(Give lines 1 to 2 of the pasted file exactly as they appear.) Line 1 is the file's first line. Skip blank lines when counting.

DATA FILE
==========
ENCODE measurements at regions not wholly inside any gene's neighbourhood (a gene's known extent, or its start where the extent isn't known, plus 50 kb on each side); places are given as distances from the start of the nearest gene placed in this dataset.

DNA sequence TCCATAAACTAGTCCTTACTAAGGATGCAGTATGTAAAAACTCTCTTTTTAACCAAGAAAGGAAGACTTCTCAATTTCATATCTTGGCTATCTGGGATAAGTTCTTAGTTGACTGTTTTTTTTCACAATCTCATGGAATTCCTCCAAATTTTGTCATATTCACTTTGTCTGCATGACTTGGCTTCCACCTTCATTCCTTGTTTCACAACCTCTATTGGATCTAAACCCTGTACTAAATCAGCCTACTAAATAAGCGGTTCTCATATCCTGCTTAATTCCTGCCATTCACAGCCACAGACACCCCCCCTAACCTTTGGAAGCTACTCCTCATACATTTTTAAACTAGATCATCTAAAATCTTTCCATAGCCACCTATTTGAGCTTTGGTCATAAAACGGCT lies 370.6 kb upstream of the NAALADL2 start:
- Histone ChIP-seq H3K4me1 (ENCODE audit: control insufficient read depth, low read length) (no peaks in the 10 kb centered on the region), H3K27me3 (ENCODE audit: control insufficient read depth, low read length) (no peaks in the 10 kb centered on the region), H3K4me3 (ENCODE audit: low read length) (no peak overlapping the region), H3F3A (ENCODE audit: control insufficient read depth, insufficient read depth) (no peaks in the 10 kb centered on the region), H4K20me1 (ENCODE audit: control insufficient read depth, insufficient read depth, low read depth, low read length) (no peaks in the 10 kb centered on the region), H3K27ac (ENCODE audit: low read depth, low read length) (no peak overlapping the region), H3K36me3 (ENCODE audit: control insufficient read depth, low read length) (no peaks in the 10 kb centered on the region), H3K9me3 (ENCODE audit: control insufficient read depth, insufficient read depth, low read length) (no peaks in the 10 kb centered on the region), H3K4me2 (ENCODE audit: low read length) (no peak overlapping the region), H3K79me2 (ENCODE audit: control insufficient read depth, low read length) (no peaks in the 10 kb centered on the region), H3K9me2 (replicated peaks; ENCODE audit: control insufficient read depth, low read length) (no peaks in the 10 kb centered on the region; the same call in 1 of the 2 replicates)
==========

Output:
ENCODE measurements at regions not wholly inside any gene's neighbourhood (a gene's known extent, or its start where the extent isn't known, plus 50 kb on each side); places are given as distances from the start of the nearest gene placed in this dataset.

DNA sequence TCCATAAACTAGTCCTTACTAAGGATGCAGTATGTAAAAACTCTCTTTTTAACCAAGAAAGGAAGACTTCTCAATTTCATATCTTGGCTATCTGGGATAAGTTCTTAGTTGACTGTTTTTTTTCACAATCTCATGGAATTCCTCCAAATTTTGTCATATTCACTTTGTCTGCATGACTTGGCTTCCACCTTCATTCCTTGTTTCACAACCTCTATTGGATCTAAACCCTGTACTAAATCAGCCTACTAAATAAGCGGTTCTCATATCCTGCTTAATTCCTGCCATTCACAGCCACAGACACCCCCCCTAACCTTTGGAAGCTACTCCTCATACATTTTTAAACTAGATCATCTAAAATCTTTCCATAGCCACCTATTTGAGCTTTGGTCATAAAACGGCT lies 370.6 kb upstream of the NAALADL2 start: